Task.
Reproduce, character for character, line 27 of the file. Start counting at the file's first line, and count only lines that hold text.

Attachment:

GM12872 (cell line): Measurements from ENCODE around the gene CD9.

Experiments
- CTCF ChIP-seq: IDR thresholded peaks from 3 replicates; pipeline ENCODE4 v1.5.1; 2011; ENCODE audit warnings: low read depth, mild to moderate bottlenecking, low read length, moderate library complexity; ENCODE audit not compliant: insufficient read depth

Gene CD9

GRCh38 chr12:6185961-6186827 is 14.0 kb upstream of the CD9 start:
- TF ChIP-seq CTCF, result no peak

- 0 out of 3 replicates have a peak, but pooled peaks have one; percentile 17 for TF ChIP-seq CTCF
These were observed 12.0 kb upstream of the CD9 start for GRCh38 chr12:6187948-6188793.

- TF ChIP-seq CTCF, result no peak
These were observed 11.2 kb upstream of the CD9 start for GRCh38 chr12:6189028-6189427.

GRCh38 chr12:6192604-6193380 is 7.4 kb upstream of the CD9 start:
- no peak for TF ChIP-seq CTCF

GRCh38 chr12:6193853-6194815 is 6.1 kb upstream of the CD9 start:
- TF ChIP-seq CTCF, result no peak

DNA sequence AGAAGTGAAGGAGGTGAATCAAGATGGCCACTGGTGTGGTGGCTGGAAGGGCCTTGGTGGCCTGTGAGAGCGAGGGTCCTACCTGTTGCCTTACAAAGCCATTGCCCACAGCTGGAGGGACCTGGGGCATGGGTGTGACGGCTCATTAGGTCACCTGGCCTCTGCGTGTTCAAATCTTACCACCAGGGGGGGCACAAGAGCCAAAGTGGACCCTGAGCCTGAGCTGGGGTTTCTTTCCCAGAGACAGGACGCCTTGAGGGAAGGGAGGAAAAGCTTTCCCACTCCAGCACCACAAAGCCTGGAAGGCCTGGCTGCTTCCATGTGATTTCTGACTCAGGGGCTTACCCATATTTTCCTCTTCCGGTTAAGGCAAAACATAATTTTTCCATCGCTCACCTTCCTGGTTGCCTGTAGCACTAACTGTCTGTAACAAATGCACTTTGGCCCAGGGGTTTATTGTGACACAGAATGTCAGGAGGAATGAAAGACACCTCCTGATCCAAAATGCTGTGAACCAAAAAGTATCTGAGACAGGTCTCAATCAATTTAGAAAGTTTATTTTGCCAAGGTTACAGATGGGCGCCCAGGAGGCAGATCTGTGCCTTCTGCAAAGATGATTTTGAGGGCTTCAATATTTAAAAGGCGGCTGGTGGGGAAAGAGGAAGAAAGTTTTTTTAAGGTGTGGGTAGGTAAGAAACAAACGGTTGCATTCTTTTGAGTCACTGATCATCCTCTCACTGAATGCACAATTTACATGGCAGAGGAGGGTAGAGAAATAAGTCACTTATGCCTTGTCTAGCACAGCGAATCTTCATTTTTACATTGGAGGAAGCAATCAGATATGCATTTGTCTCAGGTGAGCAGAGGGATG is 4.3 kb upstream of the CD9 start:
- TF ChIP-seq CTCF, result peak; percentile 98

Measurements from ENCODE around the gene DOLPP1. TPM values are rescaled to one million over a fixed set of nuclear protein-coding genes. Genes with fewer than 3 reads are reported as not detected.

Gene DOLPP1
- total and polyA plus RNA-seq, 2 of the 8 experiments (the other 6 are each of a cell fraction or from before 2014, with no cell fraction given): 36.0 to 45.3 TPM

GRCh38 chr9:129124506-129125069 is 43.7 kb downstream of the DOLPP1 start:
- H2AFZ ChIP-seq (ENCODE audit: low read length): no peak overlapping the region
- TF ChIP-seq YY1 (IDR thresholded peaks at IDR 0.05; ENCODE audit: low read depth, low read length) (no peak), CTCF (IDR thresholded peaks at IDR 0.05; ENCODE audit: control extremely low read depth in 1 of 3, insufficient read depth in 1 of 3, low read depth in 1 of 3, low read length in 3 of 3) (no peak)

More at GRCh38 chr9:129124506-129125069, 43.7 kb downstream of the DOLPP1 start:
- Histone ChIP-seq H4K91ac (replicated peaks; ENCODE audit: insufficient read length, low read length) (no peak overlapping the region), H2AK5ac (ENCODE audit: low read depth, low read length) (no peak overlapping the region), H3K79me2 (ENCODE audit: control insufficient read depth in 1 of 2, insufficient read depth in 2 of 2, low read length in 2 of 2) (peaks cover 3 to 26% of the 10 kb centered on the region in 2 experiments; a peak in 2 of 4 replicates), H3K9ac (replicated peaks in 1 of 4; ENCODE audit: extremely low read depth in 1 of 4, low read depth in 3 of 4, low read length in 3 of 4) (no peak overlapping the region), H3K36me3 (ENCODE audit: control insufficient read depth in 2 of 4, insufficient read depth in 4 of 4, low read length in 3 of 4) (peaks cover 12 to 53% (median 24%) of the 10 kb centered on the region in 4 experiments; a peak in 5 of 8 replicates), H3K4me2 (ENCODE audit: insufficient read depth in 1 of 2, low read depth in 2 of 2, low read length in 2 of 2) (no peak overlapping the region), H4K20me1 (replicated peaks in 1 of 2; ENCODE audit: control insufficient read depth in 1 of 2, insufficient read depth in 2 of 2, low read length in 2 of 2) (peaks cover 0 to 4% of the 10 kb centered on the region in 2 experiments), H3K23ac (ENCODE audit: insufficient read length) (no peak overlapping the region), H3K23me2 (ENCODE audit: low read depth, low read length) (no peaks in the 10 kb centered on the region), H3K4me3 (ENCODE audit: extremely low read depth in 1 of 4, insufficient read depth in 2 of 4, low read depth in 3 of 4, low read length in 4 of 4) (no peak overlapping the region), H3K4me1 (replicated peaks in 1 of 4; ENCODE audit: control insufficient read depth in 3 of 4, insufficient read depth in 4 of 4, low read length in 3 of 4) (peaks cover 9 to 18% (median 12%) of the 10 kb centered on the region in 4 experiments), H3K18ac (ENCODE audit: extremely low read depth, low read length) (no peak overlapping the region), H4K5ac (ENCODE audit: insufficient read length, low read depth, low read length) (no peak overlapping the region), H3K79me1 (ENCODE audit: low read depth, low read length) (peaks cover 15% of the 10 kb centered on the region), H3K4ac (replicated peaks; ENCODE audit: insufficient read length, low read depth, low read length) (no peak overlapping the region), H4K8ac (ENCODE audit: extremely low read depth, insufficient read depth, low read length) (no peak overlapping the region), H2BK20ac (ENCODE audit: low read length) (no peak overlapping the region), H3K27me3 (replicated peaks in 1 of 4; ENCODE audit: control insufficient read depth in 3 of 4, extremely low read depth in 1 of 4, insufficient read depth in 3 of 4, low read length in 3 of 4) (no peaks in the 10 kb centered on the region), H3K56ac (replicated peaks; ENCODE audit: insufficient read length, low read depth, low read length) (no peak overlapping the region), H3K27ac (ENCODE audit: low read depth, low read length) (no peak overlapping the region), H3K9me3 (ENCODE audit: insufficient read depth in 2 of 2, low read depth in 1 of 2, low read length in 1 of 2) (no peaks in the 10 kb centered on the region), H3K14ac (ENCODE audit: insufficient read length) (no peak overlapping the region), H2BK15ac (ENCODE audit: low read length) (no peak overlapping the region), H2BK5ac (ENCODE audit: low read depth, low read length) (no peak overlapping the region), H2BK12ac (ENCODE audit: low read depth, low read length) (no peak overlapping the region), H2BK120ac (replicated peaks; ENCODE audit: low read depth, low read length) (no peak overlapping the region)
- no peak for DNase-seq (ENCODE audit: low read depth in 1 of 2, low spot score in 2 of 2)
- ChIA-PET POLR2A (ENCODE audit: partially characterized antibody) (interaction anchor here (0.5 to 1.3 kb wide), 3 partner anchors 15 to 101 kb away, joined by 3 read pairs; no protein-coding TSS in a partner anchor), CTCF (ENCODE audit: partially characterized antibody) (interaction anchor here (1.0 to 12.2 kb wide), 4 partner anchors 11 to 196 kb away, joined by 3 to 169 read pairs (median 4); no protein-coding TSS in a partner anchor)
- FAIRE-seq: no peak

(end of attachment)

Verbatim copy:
- FAIRE-seq: no peak